## Issue

There are millions of non-overlapping contiguous intervals, like [a, c), [c, e), [e, g)…

They are sent to me in a **random order** and I would like to query at any time if some other given interval can be enclosed by a combination of those contiguous intervals received.

For instance, I want `my_interval_set`

to have a method `add(c)`

to add one of the contiguous intervals `c`

, a method `enclose(i)`

to test whether an arbitrary interval `i`

can be enclosed by a combination of intervals added before.

Something like

```
# add [a, c), [c, e)
my_interval_set.add([c,e])
my_interval_set.add([a,c])
my_interval_set.enclose([a,e]) # should return true
```

Wondering what would be a suitable data structure for this case?

If it makes a difference, we can assume the boundaries of an `i`

will always match the boundaries of some `c`

s, so in the above example there will not a be a query `my_interval_set.enclose([b,d])`

as b falls within the interval [a,c).

If there has to be trade-off between the efficiency of two operations, `enclose()`

is more important to me.

**My attempt** is to use insertion sort and merge adjacent intervals (like `[a,c)+[c,e] -> [a,e)`

) as one being added, for processing an enclose query we just scan over the whole list once.

```
def add(c):
idx = my_list.insert(c) # insertion sort the interval c
my_list.merge_if_adjacent(idx) # check neighbour elements of c and merge if needed
def enclose(i):
for interval in my_list:
if interval.lo <= i.lo and interval.hi >= i.hi:
return True
return False
```

In the worst case both `add()`

and `enclose()`

are O(n) time complexity, which seems inefficient to me as there could millions of contiguous intervals to be added and queried from.

Edit:

based on btilly@’s answer, wrote some pseudocode as a note to myself

```
# assume a RBTree data structure with following operations
RBTree.insert(x, flag)
RBTree.delete(x)
RBTree.search(x) -> val, flag
RBTree.predecessor(x) -> val, flag
RBTree.successor(x) -> val, flag # ref: https://baihuqian.github.io/2018-07-30-inorder-successor-in-bst/
def insert(tree, a, b):
node_a = tree.search(a)
node_b = tree.search(b)
if not sanity_check(node_a, node_b):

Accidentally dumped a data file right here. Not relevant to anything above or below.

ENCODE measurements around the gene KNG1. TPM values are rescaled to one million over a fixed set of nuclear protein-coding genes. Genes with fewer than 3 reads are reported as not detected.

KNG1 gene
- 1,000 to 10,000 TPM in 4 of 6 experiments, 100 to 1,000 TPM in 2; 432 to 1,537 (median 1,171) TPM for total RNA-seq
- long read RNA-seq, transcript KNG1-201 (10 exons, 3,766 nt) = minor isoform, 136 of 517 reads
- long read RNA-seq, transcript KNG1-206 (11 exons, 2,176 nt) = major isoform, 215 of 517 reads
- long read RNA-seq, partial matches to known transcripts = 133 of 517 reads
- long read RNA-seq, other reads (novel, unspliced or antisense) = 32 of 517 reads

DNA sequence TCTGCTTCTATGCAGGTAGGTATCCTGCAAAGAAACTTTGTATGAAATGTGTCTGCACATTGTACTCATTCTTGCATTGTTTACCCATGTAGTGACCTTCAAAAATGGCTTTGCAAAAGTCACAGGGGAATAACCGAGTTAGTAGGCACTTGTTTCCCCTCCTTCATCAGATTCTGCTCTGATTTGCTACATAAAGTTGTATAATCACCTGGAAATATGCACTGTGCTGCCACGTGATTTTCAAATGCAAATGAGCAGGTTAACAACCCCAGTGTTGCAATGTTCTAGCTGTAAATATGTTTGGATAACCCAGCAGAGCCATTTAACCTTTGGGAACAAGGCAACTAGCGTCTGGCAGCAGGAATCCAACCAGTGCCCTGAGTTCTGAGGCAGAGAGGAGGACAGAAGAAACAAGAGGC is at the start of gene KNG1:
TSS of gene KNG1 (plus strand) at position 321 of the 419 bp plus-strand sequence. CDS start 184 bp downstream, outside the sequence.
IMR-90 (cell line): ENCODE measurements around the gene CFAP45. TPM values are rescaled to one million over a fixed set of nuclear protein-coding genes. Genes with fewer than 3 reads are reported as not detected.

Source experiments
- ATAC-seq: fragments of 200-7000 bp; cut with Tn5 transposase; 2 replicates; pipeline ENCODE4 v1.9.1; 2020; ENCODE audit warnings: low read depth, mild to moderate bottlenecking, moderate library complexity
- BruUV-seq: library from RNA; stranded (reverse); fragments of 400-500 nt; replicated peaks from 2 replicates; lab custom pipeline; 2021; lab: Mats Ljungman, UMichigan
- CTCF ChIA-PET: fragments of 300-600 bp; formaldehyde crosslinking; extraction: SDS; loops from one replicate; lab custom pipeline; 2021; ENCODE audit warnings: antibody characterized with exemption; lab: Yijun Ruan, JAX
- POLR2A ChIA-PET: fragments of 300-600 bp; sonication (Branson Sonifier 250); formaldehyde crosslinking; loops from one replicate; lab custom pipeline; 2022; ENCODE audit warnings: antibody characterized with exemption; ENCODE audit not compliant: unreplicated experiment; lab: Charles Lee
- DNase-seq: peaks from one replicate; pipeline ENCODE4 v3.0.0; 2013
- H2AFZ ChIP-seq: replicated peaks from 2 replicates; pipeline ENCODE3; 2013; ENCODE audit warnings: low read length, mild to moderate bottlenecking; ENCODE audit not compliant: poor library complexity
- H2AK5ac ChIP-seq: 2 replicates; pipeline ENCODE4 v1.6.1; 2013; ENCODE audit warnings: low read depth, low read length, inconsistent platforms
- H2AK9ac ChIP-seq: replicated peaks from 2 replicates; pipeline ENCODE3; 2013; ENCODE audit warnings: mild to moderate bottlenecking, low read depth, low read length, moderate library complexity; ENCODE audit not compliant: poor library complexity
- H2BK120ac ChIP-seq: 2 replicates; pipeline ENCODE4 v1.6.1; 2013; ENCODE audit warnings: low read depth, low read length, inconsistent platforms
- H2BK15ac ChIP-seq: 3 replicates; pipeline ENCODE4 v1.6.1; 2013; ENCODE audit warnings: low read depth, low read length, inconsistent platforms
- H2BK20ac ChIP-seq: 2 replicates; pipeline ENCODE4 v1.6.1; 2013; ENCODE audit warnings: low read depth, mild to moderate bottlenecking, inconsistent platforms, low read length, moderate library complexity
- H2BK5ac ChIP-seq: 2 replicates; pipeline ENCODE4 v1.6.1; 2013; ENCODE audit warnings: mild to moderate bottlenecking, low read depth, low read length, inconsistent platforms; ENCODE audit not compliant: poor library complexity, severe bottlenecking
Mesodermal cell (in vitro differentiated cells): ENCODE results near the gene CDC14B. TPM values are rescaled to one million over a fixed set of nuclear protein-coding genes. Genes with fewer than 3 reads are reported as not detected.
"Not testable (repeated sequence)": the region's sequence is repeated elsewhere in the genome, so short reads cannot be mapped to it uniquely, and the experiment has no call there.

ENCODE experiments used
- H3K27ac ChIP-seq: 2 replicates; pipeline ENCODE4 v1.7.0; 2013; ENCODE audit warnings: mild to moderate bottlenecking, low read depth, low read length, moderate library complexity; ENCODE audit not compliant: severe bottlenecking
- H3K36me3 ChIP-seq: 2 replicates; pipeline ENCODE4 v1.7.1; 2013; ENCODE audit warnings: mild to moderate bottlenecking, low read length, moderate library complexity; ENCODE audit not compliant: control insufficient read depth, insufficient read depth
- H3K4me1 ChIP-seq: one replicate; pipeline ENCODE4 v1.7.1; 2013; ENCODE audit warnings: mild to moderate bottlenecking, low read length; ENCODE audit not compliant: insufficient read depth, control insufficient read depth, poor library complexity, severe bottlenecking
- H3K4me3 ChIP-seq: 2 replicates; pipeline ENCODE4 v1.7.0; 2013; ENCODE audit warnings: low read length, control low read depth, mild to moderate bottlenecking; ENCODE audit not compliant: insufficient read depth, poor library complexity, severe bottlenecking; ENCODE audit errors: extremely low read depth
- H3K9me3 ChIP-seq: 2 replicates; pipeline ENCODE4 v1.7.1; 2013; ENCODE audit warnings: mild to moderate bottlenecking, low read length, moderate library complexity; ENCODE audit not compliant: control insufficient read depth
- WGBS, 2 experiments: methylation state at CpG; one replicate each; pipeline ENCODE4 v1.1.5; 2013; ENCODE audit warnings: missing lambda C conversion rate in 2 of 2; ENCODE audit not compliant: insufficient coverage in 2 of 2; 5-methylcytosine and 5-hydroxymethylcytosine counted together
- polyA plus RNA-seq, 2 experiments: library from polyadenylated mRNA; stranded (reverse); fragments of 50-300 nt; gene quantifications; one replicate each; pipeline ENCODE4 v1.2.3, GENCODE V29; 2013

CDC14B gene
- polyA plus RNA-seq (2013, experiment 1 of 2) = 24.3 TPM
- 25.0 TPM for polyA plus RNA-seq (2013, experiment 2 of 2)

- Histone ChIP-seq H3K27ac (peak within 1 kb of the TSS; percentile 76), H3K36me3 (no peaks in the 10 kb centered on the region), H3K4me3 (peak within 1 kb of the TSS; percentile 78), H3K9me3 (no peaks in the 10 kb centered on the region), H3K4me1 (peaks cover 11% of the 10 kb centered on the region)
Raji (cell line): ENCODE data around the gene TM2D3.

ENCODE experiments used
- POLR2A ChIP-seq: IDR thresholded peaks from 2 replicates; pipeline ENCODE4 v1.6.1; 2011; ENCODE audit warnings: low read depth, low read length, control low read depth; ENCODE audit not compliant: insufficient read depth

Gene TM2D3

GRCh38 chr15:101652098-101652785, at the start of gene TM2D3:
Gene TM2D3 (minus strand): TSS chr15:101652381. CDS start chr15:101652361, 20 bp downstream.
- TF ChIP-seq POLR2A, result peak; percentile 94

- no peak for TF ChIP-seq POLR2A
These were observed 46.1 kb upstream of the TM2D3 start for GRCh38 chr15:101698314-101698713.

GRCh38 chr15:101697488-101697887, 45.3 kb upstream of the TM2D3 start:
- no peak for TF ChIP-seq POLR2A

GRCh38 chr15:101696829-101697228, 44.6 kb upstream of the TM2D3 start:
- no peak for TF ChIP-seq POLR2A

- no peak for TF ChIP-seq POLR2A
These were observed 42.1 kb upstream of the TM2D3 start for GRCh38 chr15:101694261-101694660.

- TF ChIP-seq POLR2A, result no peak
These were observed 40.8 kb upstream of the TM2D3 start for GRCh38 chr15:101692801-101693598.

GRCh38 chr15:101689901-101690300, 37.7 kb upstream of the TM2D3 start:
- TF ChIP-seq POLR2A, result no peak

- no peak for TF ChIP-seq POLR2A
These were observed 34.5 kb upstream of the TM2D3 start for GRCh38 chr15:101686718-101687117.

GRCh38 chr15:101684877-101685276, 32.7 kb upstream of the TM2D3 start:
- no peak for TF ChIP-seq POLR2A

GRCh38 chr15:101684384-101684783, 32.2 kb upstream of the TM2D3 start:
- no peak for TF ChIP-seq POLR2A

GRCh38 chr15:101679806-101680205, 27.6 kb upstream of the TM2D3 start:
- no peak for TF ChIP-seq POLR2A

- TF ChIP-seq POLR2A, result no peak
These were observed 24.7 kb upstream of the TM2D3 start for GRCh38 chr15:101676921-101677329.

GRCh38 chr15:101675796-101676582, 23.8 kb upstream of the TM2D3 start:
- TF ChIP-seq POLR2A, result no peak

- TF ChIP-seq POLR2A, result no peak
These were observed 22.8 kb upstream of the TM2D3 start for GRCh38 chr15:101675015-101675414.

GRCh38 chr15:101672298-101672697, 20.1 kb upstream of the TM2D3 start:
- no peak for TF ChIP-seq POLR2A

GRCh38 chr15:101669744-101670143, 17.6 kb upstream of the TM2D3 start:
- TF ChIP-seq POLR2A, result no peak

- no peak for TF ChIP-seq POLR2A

return False
if node_a is None:
tree.insert(a, START)
else:
tree.delete(node_a)
if node_b is None:
tree.insert(b, END)
else:
tree.delete(node_b)
def enclose(tree, a, b):
node_a = tree.search(a)
if node_a is None:
node_a = tree.predecessor(a)
node_b = tree.successor(node_a[0])
if node_b[0] >= b:
return True
else:
return False
def sanity_check(node_a, node_b):
# node_a can only be None or an END node
# node_b can only be None or a START node
# no other nodes in between
# ...
```

## Solution

Have a balanced binary tree of some sort of endpoints along with whether they are open or closed.

To insert `[a, b]`

your logic will look like this:

```
let x be the last event before a (if any)
let y be the next event after b (if any)
delete all events between x and y (if any)
if x doesn't exist or is a close:
insert (a, open) into the tree
if y doesn't exist or is an open:
insert (b, close) into the tree
```

Now it may be that inserting an interval will be very expensive (because you are dealing with a long range). But the amortized cost of every interval is `O(log(n))`

because that’s the cost to do the lookup, the cost to insert if you need to, and the cost to delete later.

The cost of testing enclosure is `O(log(n))`

. Find the last event before or equal to the start of the interval. If it is an open, and the next event is a close at or after the end, then it is enclosed. Else not.

Answered By – btilly

Answer Checked By – Dawn Plyler (AngularFixing Volunteer)